FORT BRAGG, 11/24/21 — A feud has been brewing between the city of Fort Bragg and the owners of the Skunk Train for several months, and things are starting to come to a head. Last week, Georgia Pacific agreed to cede almost 300 acres of the millsite to Mendocino Railway, which filed an eminent domain claim in August. But the city was planning on using the site as the hub for its blue, ocean-based economy and says reopening the connection to Willits would open up the possibility of the rail being used to transport coal to China instead.
On Monday night, the city of Fort Bragg voted unanimously to send a letter to U.S. Department of Transportation (DOT) Under Secretary Carlos Monje requesting the department deny Mendocino Railway’s application for a Railroad Rehabilitation & Improvement Financing loan. That loan is intended to repair Tunnel No. 1, which connected Willits and Fort Bragg before it collapsed in 2013, but the city’s letter states it should be denied on the basis that the railway is an excursion train and not a public utility. The city actually filed a complaint in Mendocino County Superior Court on Oct. 28 asking the railway no longer be considered a public utility and disqualified as a “federally regulated common carrier providing transportation.” That’s currently making its way through court.
“The proposed repair of the collapsed tunnel, rebuilding of the North Coast Railroad Authority (NCRA) line and active freight and passenger service is simply a ruse to hold onto the designation as a common carrier so that Mendocino Railway can develop the 350 acres in Fort Bragg without having to comply with state and local regulations,” the letter states.
Fixing the collapsed tunnel is crucial to expanding service, including transporting freight, Mike Hart, CEO of Sierra Railroad Company, the parent company of Mendocino Railway, told The Mendocino Voice. Mendocino Railway applied for a $31.3 million loan from the DOT with Sierra Northern Railway in June to do the work. Hart said he believed the request to have the DOT deny the railway’s loan application was the city’s attempt to retaliate against the company for acquiring the millsite property through eminent domain.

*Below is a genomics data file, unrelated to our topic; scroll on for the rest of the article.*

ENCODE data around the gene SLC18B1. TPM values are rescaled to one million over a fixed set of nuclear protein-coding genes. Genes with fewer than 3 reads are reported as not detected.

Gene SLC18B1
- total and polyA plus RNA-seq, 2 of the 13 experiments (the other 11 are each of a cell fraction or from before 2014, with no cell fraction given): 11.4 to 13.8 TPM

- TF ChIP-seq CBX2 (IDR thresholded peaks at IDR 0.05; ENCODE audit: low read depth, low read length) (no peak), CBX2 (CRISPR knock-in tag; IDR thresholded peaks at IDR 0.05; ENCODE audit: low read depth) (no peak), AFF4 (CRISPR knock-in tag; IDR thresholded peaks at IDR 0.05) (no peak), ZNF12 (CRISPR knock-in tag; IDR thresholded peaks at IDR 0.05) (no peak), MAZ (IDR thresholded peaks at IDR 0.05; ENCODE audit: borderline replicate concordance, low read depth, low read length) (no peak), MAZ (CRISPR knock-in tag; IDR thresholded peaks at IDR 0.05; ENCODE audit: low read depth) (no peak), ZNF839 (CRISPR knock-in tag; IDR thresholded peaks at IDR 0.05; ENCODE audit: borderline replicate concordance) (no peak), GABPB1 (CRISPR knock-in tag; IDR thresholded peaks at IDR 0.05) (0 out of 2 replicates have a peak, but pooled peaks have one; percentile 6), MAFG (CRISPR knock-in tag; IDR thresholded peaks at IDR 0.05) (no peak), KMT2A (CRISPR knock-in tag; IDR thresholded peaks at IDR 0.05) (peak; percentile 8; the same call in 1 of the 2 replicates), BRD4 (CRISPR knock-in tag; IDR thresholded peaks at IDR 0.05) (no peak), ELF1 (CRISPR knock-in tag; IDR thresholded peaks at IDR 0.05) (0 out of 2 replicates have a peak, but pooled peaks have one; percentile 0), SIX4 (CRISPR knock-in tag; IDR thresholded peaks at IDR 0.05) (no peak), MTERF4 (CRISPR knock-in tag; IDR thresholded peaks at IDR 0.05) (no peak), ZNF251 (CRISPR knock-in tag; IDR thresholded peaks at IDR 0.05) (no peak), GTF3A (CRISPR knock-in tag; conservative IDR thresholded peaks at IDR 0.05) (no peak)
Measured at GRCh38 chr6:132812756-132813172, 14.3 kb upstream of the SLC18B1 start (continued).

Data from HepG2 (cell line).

Comments from members of the City Council suggested that’s partly true. “Eminent domain is a tool for public agencies to use for the public good,” said Vice Mayor Jessica Morsell-Haye. “So here is the Skunk Train doing a land grab for 272 acres in our small city on the assertion that they need it for their railway operations.” Morsell-Haye pointed to a letter sent to the council from conservation nonprofit Friends of the Eel River, which asserted that the plan to connect the Skunk Train to a larger rail system was actually part of an effort to export coal to China.
Hart said that couldn’t be further from the truth and the nonprofit was conflating the Skunk Train’s plans with those of another company that is also trying to prevent the North Coast Railroad Authority (NCRA) from decommissioning the rail lines stretching across Sonoma, Mendocino and Humboldt counties in order to establish the Great Redwood Trail. That trail is expected to stretch from Cloverdale to Blue Lake along the rail lines in question, and Hart said he’d prefer to see the trail alongside the rail rather than replacing it.